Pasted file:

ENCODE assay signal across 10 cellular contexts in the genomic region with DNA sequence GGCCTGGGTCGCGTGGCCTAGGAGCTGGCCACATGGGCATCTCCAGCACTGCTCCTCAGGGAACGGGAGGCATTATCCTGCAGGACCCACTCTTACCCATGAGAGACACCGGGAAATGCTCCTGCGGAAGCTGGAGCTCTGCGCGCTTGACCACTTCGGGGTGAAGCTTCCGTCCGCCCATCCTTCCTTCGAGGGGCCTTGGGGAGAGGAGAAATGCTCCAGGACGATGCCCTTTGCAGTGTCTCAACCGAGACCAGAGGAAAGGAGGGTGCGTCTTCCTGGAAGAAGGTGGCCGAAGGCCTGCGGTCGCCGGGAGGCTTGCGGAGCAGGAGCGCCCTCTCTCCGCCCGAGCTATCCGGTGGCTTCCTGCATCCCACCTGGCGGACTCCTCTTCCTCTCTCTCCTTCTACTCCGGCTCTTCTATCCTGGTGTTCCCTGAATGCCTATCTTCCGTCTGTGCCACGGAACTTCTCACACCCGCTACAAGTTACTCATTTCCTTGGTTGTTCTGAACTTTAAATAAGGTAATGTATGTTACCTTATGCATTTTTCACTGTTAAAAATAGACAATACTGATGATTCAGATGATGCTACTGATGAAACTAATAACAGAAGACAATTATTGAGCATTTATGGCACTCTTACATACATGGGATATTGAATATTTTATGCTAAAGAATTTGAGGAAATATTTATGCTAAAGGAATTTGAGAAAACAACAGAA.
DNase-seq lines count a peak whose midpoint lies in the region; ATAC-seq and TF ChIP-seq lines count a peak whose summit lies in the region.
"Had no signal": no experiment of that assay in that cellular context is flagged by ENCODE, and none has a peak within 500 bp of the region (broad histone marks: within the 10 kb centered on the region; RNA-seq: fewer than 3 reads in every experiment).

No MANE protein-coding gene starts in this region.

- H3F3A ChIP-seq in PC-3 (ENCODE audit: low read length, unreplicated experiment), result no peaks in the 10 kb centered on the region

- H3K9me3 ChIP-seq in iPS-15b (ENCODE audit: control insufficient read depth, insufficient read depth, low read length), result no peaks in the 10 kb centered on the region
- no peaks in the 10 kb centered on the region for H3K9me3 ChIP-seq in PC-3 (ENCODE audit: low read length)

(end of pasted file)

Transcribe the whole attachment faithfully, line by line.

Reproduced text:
ENCODE assay signal across 10 cellular contexts in the genomic region with DNA sequence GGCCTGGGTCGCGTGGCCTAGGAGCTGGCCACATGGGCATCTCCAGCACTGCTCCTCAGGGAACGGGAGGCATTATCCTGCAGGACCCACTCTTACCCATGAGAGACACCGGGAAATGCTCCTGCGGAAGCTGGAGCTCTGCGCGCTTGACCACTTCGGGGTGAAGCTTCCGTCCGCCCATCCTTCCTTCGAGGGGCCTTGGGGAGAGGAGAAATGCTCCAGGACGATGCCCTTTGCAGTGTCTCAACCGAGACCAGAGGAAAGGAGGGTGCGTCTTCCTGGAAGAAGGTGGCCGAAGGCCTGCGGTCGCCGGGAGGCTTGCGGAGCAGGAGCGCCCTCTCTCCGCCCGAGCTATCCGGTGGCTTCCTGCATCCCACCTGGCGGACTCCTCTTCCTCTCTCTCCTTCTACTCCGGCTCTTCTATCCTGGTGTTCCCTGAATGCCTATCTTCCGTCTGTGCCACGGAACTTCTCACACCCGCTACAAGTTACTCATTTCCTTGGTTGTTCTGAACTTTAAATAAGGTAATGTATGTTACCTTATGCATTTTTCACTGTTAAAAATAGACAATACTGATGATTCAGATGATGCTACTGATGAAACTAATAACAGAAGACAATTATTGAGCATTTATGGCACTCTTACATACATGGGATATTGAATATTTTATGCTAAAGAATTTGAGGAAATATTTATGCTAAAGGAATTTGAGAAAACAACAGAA.
DNase-seq lines count a peak whose midpoint lies in the region; ATAC-seq and TF ChIP-seq lines count a peak whose summit lies in the region.
"Had no signal": no experiment of that assay in that cellular context is flagged by ENCODE, and none has a peak within 500 bp of the region (broad histone marks: within the 10 kb centered on the region; RNA-seq: fewer than 3 reads in every experiment).

No MANE protein-coding gene starts in this region.

- H3F3A ChIP-seq in PC-3 (ENCODE audit: low read length, unreplicated experiment), result no peaks in the 10 kb centered on the region

- H3K9me3 ChIP-seq in iPS-15b (ENCODE audit: control insufficient read depth, insufficient read depth, low read length), result no peaks in the 10 kb centered on the region
- no peaks in the 10 kb centered on the region for H3K9me3 ChIP-seq in PC-3 (ENCODE audit: low read length)